Combating the Blogging Blues

Posted by Amy Peveto on November 10, 2010

The Digett blog has been experiencing some turbulence recently. We got a good head of steam going after revamping our publishing procedures, but have since fallen into a bit of slump.

Earlier this year Zachary talked about four great ways to structure blogging so that there’s always something fresh. Although I’m a huge fan of scheduling and organization, sometimes that’s not enough to get people in the blogging mood; it can be counterproductive and a bit demoralizing to schedule an hour to write a blog, only to stare at a blank screen for that entire hour because you have nothing about which to write.

Creativity doesn’t happen in a vacuum. It takes cooperation and inspiration. Here are three good ways to get the creative juices flowing.

Join the conversation

What are others in your industry discussing or blogging about? Get in on those conversations, whether it’s by watching and discussing webinars or participating in discussions in LinkedIn groups or on Twitter or Facebook.

Sign up for an RSS feed and subscribe to blogs which provide you with inspiration (they don’t necessarily need to be industry related). Read the books that are popular (or vilified) in your industry, and start conversations about them.

Team brainstorming

This doesn’t need to be a formal or scheduled affair -- all you need to do is give everyone a place to put down their ideas. Start a shared spreadsheet in Google docs, make use of a prominent whiteboard, or tape a sheet of paper to the office fridge.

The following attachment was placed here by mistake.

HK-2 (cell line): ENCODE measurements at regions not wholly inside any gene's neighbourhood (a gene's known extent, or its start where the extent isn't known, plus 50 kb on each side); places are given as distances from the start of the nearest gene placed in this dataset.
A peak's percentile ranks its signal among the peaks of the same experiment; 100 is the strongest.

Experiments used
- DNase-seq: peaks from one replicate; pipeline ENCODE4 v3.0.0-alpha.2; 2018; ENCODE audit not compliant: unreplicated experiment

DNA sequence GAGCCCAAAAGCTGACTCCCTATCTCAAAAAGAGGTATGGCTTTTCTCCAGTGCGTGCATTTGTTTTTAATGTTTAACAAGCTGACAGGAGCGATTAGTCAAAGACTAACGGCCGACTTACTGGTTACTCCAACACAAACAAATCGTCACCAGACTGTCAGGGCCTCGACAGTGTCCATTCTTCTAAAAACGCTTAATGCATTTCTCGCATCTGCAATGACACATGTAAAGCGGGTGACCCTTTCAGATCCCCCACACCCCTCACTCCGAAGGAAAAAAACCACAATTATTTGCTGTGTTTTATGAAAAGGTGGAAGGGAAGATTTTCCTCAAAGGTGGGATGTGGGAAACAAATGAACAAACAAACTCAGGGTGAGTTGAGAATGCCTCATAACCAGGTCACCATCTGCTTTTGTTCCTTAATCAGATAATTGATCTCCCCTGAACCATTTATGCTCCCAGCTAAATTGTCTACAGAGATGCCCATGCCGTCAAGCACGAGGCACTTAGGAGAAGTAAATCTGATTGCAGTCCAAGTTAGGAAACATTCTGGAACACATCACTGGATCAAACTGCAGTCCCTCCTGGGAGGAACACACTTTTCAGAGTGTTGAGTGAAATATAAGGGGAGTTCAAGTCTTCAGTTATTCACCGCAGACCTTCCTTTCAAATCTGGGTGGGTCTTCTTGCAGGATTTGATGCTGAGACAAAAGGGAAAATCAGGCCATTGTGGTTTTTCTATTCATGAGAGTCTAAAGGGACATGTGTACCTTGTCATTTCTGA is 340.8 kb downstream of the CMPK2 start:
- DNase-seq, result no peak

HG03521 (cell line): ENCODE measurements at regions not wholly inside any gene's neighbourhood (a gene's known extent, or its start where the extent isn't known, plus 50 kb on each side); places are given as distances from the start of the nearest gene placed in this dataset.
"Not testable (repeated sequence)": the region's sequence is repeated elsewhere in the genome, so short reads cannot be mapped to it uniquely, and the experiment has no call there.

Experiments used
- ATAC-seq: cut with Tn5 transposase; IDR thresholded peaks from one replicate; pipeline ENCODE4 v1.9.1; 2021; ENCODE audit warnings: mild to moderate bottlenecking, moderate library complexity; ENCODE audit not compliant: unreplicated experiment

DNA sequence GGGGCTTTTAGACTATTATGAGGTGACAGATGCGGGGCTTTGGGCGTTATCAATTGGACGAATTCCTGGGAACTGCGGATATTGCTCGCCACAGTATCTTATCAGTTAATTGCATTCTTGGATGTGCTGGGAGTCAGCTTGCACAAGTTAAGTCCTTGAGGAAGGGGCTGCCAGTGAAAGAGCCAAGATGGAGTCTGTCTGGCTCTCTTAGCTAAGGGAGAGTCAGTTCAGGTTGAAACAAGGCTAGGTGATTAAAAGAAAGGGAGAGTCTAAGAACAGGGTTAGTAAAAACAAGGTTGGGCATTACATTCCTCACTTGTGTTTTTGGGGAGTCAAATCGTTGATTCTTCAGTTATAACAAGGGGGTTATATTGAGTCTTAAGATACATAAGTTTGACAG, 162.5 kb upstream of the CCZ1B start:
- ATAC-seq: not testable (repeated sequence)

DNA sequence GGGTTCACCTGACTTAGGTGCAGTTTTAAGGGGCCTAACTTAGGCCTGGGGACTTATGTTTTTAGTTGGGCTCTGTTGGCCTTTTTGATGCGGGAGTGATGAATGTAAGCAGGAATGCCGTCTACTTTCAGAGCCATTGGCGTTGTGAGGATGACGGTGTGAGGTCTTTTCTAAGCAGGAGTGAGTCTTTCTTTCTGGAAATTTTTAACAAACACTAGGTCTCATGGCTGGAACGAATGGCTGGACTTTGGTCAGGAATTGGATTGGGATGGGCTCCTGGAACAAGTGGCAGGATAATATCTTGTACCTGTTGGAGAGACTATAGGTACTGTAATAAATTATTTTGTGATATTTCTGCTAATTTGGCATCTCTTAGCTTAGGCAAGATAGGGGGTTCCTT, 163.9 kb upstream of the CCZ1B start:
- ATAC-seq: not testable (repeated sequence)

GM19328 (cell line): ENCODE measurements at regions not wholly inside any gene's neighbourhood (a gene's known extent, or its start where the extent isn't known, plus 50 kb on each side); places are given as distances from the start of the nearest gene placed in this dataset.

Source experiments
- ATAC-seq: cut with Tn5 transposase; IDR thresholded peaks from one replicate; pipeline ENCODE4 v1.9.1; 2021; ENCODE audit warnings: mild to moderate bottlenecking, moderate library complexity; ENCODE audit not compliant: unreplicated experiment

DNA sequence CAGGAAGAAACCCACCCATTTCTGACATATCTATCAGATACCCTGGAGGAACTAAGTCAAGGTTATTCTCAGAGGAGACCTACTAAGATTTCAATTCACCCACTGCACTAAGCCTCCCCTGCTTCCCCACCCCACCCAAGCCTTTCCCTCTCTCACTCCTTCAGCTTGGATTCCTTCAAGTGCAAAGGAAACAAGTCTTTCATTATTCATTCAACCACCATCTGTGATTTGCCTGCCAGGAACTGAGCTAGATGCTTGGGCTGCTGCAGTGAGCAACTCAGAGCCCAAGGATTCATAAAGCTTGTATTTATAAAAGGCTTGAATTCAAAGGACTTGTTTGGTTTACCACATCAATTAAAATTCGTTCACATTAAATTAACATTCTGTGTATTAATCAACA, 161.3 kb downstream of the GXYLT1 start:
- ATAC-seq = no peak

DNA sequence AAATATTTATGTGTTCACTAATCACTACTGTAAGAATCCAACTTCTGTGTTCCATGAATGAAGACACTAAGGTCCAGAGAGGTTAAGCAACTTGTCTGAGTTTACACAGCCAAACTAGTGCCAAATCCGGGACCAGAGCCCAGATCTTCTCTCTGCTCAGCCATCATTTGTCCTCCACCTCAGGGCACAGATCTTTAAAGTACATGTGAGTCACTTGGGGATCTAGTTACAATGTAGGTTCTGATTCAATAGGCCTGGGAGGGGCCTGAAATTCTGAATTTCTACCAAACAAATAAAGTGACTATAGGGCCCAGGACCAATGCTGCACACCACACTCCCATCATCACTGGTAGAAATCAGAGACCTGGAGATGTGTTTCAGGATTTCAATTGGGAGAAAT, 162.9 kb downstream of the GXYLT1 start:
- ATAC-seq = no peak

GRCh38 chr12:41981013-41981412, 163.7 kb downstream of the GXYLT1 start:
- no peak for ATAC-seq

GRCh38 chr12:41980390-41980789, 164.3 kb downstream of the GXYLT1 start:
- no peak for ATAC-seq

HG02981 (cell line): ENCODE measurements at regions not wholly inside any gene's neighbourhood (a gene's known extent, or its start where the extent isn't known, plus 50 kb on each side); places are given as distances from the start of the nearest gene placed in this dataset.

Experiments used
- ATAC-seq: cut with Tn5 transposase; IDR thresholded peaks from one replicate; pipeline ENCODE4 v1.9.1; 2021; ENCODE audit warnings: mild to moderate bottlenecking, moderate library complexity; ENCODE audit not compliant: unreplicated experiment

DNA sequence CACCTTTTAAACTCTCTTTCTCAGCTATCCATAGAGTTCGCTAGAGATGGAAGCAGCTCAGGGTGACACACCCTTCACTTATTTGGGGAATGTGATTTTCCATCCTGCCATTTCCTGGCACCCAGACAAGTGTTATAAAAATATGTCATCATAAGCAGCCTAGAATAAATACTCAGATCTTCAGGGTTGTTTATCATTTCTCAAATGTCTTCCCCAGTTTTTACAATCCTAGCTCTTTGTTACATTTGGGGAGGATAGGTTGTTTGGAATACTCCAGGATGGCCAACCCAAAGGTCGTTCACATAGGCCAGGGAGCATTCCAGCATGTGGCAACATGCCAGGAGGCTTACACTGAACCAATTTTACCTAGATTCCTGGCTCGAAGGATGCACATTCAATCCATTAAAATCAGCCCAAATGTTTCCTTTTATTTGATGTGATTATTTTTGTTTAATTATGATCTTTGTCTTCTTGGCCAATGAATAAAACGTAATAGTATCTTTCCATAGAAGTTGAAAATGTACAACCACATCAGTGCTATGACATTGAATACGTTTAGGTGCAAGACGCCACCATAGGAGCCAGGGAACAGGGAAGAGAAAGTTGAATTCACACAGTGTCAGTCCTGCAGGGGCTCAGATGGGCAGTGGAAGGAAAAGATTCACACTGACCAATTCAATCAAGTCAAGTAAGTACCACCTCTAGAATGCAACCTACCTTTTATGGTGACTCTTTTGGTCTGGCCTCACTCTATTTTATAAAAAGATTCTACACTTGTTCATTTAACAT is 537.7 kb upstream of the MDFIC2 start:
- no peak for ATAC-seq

Encourage everyone to jot down any ideas they may have, even if they’re not complete; one person’s half-formed idea could lead to someone else’s full blog post.

What questions does your team get asked most often? Using your blog to answer these questions will give you lots of content, and will also operate as a reference to which to send prospects and clients for answers.

Pick each other’s brains. What questions do your company’s designers have about content management? What aspects of design interests or puzzles your company’s copywriters? Chances are good that you’re already answering these questions amongst yourselves -- why not generate content while you’re at it?

Keep ‘em on their toes

Internet users get tired of text. Have you considered starting a company podcast, or producing video blogs?

The occasional different mode of sharing information will keep your visitors interested (“What will they do next time?”), and will give your company experience with new concepts. Learning new things often generates new ideas; your “experimental podcast” may become the impetus for even more compelling content.

Balance in all things

Structure is important in blogging, but it’s by no means the only player; inspiration is another piece of the content generation puzzle.

Taking time to participate in conversations (whether at the office or through social media channels) is key in keeping to your editorial calendar.

Take advantage of the intelligent brains around you. By getting involved in conversations with others, you’re more likely to be inspired -- and nothing cures the blogging blues like inspiration.

Your turn. What are some tried and true methods you've discovered for getting in the blogging mood? What are some problems you've encountered?

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